Political shifts, human rights and the impact of immigrants on the U.S. economy are the topics of Lawrence’s 2011 Povolny Lecture Series in International Studies, titled “Latin America: Past, Present and Future” cosponsored by the Government and Spanish departments along with the Latin American Studies Program.
The lecture series is sponsored by the Mojmir Povolny Lectureship in International Studies. Named in honor of past Lawrence government professor Mojmir Povolny, the lectureship promotes interest and discussion on issues of moral significance and ethical dimensions.
Associate Professor of Government and Edwin & Ruth West Professor of Economics and Social Science Claudena Skran explained the importance of the topic, noting “the enhanced role that Latin America is playing on the world stage. President Obama just went to Latin America, so there’s a kind of recognition that Latin America economies, for the most part, are growing.”
Kenneth Roberts, professor of government and the Roberts S. Harrison Director of the Institute for Social Sciences at Cornell University opened the five-part series Thursday, April 7 with the address “Free Markets and Troubled Democracies: Understanding Recent Political Trends in Latin America.”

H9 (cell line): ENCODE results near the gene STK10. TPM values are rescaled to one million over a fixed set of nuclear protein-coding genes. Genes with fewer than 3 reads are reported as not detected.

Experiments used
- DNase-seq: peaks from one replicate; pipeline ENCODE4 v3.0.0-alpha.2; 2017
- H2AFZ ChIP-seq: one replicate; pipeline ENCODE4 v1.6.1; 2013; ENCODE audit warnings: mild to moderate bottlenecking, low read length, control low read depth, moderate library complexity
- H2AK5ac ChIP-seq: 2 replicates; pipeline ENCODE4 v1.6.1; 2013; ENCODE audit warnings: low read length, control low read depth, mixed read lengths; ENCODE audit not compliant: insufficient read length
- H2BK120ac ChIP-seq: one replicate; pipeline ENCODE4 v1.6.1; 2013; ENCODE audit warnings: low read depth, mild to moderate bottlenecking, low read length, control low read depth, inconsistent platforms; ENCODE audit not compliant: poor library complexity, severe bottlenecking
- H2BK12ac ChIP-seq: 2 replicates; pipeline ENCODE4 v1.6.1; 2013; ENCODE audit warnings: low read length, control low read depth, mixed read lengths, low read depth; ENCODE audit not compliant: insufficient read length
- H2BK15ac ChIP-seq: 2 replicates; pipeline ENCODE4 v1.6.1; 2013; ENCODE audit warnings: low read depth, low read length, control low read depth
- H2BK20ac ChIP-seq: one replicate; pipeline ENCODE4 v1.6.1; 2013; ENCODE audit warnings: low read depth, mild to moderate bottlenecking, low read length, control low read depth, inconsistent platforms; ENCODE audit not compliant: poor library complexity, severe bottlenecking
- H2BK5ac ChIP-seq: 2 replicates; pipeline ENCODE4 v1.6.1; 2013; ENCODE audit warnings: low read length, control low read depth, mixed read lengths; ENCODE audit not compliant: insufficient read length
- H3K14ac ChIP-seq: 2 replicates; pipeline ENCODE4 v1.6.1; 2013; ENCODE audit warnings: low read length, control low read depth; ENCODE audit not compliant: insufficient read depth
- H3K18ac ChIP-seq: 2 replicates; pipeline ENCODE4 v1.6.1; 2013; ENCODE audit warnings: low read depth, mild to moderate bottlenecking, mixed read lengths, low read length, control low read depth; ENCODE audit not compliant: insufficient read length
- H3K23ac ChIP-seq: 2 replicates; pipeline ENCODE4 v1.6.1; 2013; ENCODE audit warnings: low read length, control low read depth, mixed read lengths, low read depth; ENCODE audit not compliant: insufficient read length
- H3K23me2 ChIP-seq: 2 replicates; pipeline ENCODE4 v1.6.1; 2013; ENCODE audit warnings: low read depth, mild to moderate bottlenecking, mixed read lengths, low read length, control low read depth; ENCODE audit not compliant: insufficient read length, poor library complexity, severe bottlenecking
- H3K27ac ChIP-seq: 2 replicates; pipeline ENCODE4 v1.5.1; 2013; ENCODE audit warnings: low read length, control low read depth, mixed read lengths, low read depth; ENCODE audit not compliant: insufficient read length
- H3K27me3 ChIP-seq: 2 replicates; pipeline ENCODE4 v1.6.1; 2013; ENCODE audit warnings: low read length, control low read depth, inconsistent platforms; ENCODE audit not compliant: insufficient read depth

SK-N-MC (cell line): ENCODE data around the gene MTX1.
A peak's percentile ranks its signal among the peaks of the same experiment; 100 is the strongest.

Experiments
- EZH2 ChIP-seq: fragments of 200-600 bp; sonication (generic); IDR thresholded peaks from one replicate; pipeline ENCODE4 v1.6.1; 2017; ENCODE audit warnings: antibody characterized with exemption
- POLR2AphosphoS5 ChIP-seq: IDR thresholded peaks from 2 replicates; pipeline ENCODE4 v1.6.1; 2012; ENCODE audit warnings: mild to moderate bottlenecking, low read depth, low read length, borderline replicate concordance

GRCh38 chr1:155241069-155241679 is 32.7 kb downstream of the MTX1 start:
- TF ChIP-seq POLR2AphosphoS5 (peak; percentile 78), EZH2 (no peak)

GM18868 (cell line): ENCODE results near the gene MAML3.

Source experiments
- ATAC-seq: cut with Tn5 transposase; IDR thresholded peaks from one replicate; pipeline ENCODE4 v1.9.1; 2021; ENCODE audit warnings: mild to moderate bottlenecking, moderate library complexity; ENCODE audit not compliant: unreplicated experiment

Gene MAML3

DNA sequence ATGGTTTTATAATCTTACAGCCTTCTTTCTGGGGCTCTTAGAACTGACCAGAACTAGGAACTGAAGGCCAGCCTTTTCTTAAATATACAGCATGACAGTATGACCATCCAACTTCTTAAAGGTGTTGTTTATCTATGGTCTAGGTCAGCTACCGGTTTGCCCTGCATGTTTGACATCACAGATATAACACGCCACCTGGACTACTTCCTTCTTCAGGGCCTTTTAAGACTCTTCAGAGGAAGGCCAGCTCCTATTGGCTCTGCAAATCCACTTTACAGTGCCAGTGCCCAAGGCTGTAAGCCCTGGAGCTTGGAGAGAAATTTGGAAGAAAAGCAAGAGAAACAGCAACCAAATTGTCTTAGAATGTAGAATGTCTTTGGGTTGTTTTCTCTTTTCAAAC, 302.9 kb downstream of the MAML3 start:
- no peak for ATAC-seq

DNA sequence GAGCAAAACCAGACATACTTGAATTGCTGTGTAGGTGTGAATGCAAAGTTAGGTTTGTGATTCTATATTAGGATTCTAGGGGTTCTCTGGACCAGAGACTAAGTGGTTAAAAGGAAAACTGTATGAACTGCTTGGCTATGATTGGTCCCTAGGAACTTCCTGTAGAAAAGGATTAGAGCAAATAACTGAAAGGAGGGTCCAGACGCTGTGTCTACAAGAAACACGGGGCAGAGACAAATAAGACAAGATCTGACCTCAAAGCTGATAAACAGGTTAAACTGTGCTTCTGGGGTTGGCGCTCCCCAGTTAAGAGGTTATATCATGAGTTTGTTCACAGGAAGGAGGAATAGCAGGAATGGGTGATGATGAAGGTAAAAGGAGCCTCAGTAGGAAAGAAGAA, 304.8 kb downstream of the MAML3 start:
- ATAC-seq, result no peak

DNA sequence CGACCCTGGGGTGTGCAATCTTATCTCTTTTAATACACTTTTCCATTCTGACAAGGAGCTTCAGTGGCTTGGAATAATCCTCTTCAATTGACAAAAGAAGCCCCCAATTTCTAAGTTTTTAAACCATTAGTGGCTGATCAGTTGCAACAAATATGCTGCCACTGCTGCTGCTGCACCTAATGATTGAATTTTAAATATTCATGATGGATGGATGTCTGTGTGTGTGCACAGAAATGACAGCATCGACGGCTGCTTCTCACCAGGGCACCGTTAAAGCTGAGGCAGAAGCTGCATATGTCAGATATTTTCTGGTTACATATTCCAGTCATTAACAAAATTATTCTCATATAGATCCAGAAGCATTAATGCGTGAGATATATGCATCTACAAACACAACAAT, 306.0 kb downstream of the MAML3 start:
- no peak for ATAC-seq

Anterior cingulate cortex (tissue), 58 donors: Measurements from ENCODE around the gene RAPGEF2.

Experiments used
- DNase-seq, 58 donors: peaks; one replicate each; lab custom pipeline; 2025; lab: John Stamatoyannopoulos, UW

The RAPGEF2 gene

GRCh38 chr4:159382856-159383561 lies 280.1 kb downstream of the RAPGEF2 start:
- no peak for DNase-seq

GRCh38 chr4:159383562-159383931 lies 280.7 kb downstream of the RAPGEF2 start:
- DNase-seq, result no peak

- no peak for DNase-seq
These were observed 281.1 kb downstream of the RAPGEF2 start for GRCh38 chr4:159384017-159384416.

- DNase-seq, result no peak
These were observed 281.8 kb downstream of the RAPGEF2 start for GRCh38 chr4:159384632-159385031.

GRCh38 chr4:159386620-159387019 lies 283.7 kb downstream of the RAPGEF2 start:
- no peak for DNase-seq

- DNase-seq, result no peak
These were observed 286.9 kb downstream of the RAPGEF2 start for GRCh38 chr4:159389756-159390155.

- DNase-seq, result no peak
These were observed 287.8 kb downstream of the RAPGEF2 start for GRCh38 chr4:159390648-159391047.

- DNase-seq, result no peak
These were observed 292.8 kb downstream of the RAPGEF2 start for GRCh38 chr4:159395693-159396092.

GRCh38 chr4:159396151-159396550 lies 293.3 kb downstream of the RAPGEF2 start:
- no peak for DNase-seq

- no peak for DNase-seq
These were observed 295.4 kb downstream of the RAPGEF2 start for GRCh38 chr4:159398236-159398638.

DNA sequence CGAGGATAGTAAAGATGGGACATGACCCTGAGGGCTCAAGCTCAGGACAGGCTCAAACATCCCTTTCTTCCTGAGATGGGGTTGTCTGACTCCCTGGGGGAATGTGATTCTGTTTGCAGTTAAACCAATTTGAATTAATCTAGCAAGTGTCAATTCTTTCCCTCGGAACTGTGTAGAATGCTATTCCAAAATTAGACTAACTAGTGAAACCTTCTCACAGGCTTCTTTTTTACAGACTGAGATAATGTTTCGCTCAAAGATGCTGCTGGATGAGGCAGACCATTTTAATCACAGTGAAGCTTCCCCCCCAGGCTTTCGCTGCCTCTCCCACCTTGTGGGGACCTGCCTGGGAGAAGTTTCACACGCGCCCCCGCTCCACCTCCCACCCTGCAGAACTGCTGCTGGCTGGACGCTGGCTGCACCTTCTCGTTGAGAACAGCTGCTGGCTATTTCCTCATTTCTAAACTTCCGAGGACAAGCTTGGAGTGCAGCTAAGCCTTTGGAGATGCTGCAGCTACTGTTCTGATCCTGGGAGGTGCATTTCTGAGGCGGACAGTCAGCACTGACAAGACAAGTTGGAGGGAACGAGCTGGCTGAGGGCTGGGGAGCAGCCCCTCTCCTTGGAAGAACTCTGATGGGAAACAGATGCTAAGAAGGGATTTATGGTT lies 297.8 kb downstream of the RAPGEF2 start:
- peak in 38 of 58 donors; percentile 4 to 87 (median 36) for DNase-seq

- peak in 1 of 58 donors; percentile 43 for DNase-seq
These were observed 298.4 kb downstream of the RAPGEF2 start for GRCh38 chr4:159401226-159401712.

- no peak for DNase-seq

A scholar on the political economy of development, political representation and the politics of social inequality in Latin America, Roberts examined the contradictory political and economic development patterns in Latin America and discussed how they relate to the trends toward political democracy and market liberalization that re-aligned the region’s politics — and its relations with the U.S. — at the close of the 20th century.
Roberts, who earned his Ph.D. from Stanford University, has conducted grant-funded research in Chile, Peru, Venezuela and Argentina. He is the author of the book “Deepening Democracy? The Modern Left and Social Movements in Chile and Peru” and serves on the editorial boards of the journals Latin American Research Review and Latin American Politics and Society.
Joining Roberts in the lecture series are Assistant Professor of History Jake Frederick, Senior Scholar at Woodrow Wilson International Center for Scholars Alexander Wilde ’62, Governor of Guanajuato, Mexico Juan Carlos Romero Hicks and Sarah Bohn ’99, research fellow at the Public Policy Institute of California.
In conjunction with this year’s lecture series, a Latin America-themed film series in the Warch Campus Cinema will include the films “Walt y El Grupo,” “Matar a Todos,” “Amores Perros” and “Divine Horsemen: The Living Gods of Haiti.”